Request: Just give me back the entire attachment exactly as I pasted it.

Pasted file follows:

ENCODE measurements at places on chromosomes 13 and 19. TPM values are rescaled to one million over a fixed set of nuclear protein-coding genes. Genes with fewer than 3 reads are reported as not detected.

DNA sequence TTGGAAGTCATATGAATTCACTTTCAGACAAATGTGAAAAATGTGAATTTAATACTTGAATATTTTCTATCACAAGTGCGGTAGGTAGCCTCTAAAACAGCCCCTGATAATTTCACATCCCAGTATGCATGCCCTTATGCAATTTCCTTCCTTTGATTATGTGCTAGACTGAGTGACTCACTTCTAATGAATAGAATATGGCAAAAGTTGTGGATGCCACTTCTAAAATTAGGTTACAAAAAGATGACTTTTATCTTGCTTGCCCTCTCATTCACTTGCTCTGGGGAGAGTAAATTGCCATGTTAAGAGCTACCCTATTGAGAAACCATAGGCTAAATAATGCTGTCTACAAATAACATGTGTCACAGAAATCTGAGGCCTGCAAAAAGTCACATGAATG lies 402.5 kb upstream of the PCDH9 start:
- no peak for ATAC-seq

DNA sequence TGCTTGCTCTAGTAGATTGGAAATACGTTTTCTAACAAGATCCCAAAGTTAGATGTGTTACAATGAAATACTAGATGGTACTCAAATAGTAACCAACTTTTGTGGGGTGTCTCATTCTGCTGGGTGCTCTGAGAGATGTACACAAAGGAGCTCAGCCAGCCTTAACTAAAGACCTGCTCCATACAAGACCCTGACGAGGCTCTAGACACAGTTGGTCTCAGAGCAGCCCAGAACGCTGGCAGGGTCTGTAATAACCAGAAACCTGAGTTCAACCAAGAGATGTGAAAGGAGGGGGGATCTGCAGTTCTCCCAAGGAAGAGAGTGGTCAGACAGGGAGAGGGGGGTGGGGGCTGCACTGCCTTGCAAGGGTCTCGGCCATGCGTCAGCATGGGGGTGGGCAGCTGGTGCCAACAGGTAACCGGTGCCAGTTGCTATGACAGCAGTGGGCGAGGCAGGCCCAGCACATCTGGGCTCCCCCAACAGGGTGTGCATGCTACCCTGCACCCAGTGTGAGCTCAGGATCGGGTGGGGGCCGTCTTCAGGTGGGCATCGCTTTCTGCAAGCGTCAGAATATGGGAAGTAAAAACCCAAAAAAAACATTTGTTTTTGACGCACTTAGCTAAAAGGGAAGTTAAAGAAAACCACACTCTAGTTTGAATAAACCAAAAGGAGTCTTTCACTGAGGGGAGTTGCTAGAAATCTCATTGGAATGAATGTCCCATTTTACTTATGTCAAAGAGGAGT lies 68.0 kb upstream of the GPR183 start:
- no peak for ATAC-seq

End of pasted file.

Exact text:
ENCODE measurements at places on chromosomes 13 and 19. TPM values are rescaled to one million over a fixed set of nuclear protein-coding genes. Genes with fewer than 3 reads are reported as not detected.

DNA sequence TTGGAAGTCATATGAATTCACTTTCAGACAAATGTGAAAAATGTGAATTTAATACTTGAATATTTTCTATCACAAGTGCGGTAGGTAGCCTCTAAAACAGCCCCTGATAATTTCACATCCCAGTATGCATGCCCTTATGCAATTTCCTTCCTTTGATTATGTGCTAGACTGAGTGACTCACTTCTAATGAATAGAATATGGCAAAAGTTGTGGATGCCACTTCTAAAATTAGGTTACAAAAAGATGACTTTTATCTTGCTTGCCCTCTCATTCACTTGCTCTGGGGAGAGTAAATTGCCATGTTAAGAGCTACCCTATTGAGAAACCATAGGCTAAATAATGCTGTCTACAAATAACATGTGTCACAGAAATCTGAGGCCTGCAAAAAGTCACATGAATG lies 402.5 kb upstream of the PCDH9 start:
- no peak for ATAC-seq

DNA sequence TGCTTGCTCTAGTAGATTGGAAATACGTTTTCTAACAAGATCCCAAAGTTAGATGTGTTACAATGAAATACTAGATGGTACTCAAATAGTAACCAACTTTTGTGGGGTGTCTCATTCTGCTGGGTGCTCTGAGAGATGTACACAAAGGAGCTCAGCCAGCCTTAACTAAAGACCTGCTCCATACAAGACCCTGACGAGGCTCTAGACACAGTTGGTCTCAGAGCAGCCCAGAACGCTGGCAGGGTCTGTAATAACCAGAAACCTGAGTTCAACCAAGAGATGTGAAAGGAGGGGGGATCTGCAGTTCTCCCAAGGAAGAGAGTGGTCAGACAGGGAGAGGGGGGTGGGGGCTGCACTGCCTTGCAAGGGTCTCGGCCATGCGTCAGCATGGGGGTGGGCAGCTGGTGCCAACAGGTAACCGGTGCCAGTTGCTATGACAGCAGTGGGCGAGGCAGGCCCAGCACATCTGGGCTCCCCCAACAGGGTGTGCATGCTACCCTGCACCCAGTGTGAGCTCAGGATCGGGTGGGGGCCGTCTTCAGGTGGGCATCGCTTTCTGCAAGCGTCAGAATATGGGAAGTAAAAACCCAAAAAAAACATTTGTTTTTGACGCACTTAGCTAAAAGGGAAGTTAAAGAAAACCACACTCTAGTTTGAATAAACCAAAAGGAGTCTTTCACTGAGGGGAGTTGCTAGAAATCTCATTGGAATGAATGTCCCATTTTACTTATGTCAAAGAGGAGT lies 68.0 kb upstream of the GPR183 start:
- no peak for ATAC-seq